I started this blog on December 4 of last year, expecting that a handful of people might view it occasionally.  I have been so surprised that so many people have visited.  Thank you to all of you who take the time to take a look at what I’m doing and writing about, and especially to those of you I’ve gotten to know through your comments and my visits to your blogs.

I will be very glad to complete the snail trail.  While I do enjoy counted thread work, it’s not my favorite technique, and this piece has been much more intensive than I expected.  I shouldn’t be surprised, though, because most pieces I design end up being more difficult to execute than I expect.


Just one more section to go.  I might be able to make the deadline!

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I was able to complete the second corner section of my blackwork snail trail yesterday.  The “story” these corners tell is of waiting with varying degrees of patience.


The other two corner spaces will mirror these across the diagonal.  As I see the picture I’m thinking the brown corner is a little too dark for the rest of the piece.  I’m hoping it will balance better when the opposite corner is put in.

Making my way through these last corners of stitching is much like the waiting we’re doing to get into our house and get to work.  Both require a great deal of patience, which I don’t always have.   

I’m anxious to complete this piece by the end of the month for the challenge, but it does require quite a lot of patience to keep at it.  Normally a piece like this would take more than a month to complete and other projects could be worked on around it.  I have worked a tiny bit on some other things, but this one really requires most of my attention to stay on schedule.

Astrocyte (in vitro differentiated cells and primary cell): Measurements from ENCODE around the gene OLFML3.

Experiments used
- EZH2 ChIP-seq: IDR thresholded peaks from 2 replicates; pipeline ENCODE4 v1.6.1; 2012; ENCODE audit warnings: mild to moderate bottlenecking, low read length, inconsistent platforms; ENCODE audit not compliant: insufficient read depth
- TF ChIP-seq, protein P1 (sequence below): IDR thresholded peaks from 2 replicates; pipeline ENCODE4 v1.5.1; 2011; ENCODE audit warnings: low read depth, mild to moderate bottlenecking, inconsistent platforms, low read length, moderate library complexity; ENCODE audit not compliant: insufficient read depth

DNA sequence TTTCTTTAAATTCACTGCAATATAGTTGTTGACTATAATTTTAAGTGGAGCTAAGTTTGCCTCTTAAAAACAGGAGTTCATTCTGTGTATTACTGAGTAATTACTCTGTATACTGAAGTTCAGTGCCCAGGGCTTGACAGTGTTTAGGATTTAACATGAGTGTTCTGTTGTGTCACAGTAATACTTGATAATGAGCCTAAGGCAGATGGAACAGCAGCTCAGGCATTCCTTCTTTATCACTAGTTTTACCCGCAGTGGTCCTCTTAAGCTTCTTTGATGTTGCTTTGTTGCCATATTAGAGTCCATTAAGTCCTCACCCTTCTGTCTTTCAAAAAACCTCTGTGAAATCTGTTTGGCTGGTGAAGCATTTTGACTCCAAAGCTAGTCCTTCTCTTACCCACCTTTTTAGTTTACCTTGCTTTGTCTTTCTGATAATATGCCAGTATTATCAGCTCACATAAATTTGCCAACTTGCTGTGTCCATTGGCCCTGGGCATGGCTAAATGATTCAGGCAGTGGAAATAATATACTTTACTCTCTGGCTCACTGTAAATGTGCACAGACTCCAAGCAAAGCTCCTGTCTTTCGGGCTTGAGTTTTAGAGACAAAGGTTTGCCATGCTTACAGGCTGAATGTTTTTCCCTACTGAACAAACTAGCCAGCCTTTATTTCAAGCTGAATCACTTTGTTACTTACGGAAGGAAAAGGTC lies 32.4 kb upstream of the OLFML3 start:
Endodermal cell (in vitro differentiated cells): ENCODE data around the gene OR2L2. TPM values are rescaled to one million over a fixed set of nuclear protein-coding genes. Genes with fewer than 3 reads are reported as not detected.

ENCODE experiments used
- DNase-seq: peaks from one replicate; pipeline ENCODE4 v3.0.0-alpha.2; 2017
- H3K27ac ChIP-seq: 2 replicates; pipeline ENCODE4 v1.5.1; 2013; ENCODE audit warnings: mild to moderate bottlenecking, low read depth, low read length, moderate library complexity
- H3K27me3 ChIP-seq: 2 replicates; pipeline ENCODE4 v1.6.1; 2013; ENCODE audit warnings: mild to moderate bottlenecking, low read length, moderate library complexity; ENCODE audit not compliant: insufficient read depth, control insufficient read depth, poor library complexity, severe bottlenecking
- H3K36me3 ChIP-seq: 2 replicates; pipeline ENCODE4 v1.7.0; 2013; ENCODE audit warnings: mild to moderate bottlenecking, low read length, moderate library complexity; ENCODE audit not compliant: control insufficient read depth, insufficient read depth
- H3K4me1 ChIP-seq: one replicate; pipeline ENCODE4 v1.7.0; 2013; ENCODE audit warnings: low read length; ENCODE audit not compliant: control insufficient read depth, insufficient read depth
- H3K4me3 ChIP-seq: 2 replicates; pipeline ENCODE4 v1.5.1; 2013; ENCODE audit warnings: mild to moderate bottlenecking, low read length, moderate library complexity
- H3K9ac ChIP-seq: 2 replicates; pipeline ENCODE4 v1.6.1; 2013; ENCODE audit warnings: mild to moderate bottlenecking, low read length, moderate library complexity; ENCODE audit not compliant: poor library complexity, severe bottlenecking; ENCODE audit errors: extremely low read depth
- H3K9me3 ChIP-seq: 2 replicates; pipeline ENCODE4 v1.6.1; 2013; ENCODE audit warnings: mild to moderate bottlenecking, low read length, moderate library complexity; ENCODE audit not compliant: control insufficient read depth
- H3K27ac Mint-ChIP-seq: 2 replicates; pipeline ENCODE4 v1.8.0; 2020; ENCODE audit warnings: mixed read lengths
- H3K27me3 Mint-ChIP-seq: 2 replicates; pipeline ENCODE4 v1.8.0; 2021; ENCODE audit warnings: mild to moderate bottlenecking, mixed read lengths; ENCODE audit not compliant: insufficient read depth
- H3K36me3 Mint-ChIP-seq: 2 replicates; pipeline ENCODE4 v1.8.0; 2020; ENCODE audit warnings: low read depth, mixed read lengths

We went for a walk yesterday along the Lower Appomatox River Canal.  It was really much too warm for a long walk, but we did manage part of it.  Mishka kept wanting to stop and rest in the shade. 

We walked to where we think the canal system starts on the river.  It is no longer in operation, and we climbed up on the lock mechanism where I got some interesting pictures.







This is part of the dam at the beginning of the canal.  We think this is where the water was raised and lowered to move barges along the canal.

We walked the tow path where barges would have been towed along by horses or maybe oxen.

I’m not sure what they used here.





It was fascinating to study the gearing mechanism that was used on the locks.


These are actually quite large.











This gear is two to three feet across.



I think old things like this make cool pictures that can provide inspiration for work in fiber and textile.  I especially like the texture.

Can’t you see something pleated in mixed media from this?


Not sure what I’ll do with these, if anything, but they’ll go in my design source file. 

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The first corner section of the snail trail is completed.  Three more to go.


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Another section on the snail trail was completed yesterday.  Now I’m moving on to the outer round of triangles. 


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In our travels yesterday we took the Jamestown Ferry across the James River from Surry to Jamestown.  It was a beautiful day for the fifteen-minute crossing.


The Williamsburg,


the Pocahontas,


and the Surry, which we rode.  The landing at Jamestown is the site of the original Jamestown settlement.  We didn’t visit Jamestown on this trip, although we have in the past.  I understand a lot of new things were put in for last year’s 400-year celebration. 


I caught this great blue heron on the pier at Jamestown posing with a navigation light.  The bird was as undisturbed by the ferry pulling in as was the light. 

I’m continuing to make progress on my snail trail blackwork project for the June Take it Further Challenge